Thoughts on different programming languages

Every programming language has its own set of advantages and disadvantages that you have to consider when you start working on a project. Python is a very popular programming language because the syntax is easy to understand and it can be a great language to quickly start working on an idea and instantly see results. I think Python also works extremely well for smaller programs and apps that use some form of machine learning because of all the unique libraries like TensorFlow and Pytorch. Java on the other hand is better suited for more large-scale projects that need to be capable of scaling to thousands of lines of code without becoming an unreadable mess. One considerable advantage of Java is its slogan “write once, run anywhere”, meaning that you can develop a Java program on your own computer and not worry about it running on a different computer. Using C++, you might have to compile separate versions of your program to make sure it’s compatible and works on Windows, Mac and Linux which could be time-consuming. A significant disadvantage of Java is that sometimes the language can be overly verbose compared to other languages like Python which feels much closer to writing out ideas as pseudocode.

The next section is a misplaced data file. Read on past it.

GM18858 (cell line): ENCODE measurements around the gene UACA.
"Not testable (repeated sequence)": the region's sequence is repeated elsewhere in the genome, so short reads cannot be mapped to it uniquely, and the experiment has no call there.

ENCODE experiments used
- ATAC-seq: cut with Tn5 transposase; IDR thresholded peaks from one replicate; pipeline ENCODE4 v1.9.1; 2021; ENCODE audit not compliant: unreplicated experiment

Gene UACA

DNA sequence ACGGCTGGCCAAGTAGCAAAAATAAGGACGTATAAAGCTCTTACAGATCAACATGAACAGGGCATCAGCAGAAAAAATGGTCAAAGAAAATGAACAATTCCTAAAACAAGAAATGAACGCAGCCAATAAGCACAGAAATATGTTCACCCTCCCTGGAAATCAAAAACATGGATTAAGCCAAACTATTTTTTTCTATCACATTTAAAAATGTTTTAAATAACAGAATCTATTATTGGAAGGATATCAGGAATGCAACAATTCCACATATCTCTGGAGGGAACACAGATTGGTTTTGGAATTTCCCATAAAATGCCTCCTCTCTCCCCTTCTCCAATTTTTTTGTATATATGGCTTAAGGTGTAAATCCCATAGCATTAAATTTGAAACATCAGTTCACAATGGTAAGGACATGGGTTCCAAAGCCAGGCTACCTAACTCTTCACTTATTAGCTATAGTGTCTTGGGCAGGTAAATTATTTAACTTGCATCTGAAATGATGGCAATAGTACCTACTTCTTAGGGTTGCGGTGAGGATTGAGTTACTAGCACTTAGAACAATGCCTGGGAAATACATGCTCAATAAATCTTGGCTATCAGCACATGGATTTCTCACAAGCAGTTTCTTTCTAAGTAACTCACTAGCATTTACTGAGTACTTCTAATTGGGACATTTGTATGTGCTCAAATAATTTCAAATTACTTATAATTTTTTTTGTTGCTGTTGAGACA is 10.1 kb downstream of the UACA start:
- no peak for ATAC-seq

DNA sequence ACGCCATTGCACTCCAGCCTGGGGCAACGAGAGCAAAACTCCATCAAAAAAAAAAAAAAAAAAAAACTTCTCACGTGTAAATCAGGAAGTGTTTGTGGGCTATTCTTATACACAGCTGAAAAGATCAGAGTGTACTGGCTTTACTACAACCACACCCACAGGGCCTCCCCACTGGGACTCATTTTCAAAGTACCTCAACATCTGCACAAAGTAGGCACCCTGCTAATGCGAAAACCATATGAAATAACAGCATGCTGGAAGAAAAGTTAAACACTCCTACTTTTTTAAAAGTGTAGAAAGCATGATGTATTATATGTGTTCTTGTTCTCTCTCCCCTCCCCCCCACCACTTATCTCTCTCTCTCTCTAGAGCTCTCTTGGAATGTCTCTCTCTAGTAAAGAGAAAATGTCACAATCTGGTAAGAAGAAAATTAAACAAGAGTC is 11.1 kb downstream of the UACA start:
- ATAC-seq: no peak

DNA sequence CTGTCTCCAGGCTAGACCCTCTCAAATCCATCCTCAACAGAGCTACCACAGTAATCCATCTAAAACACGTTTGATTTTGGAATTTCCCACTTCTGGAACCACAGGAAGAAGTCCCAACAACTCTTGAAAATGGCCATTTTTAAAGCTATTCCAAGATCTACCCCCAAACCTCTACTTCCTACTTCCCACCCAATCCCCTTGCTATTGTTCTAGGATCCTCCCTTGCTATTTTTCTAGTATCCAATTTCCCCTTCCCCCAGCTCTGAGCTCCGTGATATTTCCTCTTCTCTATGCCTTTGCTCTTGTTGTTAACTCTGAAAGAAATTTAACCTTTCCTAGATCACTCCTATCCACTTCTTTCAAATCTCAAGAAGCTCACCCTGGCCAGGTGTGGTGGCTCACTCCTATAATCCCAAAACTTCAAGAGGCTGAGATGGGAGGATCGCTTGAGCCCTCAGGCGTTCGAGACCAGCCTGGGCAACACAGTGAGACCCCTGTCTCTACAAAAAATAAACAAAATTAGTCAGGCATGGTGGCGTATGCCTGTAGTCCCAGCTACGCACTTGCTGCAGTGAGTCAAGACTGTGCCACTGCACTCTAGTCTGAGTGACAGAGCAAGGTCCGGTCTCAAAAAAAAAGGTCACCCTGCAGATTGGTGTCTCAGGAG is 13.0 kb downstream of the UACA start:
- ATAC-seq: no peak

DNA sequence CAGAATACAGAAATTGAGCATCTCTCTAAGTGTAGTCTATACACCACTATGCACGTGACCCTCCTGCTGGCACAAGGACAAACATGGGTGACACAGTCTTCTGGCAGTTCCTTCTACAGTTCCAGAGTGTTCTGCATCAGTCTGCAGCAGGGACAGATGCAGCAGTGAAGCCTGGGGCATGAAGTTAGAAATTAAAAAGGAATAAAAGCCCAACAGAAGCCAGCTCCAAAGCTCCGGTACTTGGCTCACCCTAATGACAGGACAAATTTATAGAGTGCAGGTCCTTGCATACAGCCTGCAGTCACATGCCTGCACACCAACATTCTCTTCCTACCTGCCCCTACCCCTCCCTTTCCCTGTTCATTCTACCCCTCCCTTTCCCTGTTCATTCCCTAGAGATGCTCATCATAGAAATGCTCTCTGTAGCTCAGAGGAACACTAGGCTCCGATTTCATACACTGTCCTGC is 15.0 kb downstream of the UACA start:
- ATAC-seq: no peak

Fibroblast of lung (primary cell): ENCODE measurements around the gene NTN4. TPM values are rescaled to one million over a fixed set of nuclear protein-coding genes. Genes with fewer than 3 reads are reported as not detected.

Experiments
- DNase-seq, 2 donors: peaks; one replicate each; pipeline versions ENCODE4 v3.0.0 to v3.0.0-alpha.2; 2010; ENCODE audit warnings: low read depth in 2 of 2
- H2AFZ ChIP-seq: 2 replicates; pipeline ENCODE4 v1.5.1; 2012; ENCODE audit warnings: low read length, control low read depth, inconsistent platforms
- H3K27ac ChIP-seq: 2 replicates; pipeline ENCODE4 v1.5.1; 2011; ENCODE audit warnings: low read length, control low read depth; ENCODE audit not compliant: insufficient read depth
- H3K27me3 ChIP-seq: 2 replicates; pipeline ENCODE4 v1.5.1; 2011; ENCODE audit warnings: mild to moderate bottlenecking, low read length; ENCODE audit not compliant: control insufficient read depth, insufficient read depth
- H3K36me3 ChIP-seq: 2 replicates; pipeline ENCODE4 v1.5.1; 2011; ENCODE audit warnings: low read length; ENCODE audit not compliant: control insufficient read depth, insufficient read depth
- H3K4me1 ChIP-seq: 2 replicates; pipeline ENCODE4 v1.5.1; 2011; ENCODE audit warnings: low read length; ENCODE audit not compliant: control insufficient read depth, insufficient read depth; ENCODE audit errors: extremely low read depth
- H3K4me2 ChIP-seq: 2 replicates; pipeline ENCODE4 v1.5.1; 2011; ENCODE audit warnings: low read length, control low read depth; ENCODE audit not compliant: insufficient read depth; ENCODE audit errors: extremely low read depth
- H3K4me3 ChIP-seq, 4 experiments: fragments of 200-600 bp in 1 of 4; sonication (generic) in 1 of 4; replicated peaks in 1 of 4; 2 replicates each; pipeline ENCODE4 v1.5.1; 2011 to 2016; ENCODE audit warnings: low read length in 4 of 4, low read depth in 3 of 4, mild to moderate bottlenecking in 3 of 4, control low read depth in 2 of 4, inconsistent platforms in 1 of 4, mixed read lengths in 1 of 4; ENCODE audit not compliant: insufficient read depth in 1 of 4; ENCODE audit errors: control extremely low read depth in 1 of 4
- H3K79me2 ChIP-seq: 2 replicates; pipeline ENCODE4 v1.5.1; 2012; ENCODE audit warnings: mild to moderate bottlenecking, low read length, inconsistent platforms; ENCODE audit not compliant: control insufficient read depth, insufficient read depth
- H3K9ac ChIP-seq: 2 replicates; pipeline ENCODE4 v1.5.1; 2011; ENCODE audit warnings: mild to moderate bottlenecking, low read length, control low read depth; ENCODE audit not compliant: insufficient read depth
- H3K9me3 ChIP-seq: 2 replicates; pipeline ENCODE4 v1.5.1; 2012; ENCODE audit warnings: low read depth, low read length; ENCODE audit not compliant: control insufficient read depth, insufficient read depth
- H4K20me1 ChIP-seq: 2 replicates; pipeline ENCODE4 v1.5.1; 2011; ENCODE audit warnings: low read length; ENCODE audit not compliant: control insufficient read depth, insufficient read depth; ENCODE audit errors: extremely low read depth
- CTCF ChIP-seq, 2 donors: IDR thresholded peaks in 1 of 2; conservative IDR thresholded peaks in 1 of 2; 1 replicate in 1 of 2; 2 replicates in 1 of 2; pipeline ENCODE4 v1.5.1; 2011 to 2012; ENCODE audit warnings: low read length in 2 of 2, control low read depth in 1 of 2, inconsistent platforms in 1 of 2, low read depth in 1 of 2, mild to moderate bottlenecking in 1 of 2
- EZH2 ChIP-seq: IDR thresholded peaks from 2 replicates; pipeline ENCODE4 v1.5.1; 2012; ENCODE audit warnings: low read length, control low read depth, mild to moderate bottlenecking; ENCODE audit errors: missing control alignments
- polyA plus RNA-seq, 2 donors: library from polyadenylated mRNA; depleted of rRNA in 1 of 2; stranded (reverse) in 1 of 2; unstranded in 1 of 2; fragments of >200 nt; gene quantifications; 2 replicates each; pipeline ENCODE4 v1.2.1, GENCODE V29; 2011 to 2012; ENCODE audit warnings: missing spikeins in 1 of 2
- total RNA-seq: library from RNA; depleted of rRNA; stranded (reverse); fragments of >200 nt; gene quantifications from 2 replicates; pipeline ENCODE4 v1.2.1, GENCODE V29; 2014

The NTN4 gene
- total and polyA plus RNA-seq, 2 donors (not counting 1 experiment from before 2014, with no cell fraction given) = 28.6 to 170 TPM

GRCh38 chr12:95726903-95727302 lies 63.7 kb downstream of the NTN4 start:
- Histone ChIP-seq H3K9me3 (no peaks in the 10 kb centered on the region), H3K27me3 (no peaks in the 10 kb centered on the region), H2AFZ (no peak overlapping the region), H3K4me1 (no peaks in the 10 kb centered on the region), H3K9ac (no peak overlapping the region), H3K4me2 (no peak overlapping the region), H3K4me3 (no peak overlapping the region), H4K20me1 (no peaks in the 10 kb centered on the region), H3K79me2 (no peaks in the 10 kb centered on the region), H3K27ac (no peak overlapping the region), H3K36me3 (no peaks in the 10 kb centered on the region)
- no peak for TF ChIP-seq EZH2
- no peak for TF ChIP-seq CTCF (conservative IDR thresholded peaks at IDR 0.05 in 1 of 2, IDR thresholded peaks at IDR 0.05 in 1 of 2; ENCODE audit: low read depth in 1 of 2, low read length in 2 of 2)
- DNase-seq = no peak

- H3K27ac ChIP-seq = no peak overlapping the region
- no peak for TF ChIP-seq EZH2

Overall C++ is considerably faster and delivers better performance compared to Java if you require a program to make use of lower level hardware and memory. For instance, most popular game engines are written in C++ like Unreal Engine and Cry Engine. Developers use C++ for these game engines because they need to squeeze out every last bit of performance for a game to run fast enough to be playable. There are many reasons you might want to integrate multiple languages together like C++ and Java. For example, let’s say you are designing a Java program but aren’t really satisfied with how slow it takes for your program to load and open. You could then use C++ to optimize the parts of code that deal with loading and opening while keeping the user interface Java code. Security wise, I think Java would generally be safer on larger applications where you have multiple teams of people working together on separate parts of code like many large companies do and you also don’t have to worry as much about memory management. Security problems like memory leaks might be more common and harder to find with C++ compared to Java.


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